Sheriff’s Deputy Gets Caught Buying Drugs
Jun 7, 2013
Lakeland, FL (Law Firm Newswire) June 6, 2013 – In what could have been a scene from a movie, a Monroe County Sheriff’s deputy was caught buying fake Oxycodone pills.
“While this may sound like an open and shut case,” indicated Thomas Grajek, a Lakeland criminal defense attorney, “it likely isn’t, as things are rarely as they seem in circumstances like these. The deputy is considered innocent until proven guilty and deserves a solid criminal defense.”
According to the arrest records, the deputy was charged with possession of synthetic narcotics, possessing a controlled substance without the benefit of a prescription, possessing a drug kit and conspiracy to buy narcotics. He was taken to jail on arrest.
An undercover operation nabbed the deputy as he was working in a marked patrol vehicle. He had allegedly made arrangements to buy what he thought were Oxycodone pills from a dealer. He was sold ten fake pills. The instant the transaction was complete officers arrested the deputy and searched his patrol car, allegedly finding the fake pills, in addition to a dozen hydromorphone pills, stashed in the glove compartment.
“This sounds really bad on first blush,” Grajek pointed out, “but there are a number of legal issues that need addressing, such as did the undercover officers need a search warrant to search the deputy or the patrol car? Did they have the right or probable cause to conduct a search of the deputy and his vehicle? Was a K-9 sniffer dog used and was the deputy held during that time? Was the search and seizure conducted in a timely manner? Were the drugs actually found on the deputy or somewhere else? As you can see, these and other issues could change the face of this case.”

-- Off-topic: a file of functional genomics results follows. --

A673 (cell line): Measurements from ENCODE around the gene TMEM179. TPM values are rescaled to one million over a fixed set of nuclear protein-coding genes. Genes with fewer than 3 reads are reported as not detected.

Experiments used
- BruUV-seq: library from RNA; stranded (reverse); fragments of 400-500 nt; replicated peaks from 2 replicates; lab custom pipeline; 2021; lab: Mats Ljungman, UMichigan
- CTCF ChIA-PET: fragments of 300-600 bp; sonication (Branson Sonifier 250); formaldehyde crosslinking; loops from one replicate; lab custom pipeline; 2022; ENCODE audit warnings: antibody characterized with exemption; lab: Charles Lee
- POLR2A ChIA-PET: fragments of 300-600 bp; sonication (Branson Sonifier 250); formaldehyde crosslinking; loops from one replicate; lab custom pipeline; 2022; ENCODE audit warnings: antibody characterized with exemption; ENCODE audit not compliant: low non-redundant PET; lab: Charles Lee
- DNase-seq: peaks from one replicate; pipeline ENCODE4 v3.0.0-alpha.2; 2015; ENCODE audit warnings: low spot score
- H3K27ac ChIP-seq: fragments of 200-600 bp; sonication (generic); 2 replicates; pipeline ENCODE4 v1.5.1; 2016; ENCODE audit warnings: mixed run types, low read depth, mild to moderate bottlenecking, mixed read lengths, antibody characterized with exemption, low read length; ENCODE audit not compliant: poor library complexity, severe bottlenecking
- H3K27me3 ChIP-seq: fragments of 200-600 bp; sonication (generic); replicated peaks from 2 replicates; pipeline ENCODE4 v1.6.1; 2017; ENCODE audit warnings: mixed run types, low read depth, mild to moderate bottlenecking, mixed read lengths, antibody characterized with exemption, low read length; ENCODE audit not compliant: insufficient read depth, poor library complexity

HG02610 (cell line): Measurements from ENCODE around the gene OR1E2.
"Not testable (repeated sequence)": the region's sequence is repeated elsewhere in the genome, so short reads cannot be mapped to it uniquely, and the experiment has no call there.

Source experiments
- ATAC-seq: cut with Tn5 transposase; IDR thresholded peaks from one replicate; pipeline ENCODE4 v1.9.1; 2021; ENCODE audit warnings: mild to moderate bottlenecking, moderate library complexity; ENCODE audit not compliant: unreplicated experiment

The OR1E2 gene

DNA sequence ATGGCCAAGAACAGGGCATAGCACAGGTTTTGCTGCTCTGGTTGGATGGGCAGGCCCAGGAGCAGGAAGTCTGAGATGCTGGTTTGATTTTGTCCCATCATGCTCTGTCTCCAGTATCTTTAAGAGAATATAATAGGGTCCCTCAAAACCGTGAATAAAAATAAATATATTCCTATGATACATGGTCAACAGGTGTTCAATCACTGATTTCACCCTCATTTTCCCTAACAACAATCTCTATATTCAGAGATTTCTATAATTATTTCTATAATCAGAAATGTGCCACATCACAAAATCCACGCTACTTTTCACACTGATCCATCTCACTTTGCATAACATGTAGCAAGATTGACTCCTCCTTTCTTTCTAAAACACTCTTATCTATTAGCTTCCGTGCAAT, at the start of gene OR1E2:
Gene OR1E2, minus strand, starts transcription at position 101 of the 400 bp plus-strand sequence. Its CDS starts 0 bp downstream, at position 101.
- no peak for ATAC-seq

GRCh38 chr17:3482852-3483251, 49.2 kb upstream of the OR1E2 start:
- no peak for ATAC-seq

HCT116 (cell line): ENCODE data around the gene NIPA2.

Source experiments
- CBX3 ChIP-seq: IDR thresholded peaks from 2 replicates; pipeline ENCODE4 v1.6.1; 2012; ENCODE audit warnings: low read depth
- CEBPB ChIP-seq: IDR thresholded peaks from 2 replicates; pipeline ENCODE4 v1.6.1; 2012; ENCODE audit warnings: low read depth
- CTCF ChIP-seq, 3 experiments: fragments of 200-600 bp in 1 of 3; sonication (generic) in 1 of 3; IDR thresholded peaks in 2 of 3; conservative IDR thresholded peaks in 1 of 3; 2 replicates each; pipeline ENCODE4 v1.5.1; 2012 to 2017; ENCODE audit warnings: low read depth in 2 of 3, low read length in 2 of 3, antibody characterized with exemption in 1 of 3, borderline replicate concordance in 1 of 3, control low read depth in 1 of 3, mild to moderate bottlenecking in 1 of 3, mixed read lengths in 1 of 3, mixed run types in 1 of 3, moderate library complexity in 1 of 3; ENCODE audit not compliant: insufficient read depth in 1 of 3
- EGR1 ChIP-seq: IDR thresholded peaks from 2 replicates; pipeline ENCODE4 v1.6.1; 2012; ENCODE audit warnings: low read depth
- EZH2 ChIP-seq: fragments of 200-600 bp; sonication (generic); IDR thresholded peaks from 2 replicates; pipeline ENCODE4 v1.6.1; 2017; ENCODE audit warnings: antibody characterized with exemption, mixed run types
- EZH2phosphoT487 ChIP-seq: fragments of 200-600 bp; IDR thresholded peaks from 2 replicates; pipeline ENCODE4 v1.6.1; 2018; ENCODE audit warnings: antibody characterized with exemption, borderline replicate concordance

Others issues that may arise during the course of mounting a defense for this deputy may revolve around whether or not the sniffer dog used, if any, was reliable, would the search hold up in court, can the search be thrown out of court and can evidence used against the deputy be suppressed, thrown out of court or excluded?
“Despite what the case may look like from the outside looking in, there are a number of possible defenses for the deputy, including a motion to suppress to have the evidence against him tossed out. One should never automatically assume that just because the man was charged with a crime, that he actually committed that crime,” Grajek added.
Everyone is entitled to their day in court and a criminal defense. It is not too much of a stretch of the imagination to consider that every day people are charged with and convicted of crimes they did not commit.
Thomas C. Grajek
206 Easton Drive, Suite 102
Lakeland, FL 33803
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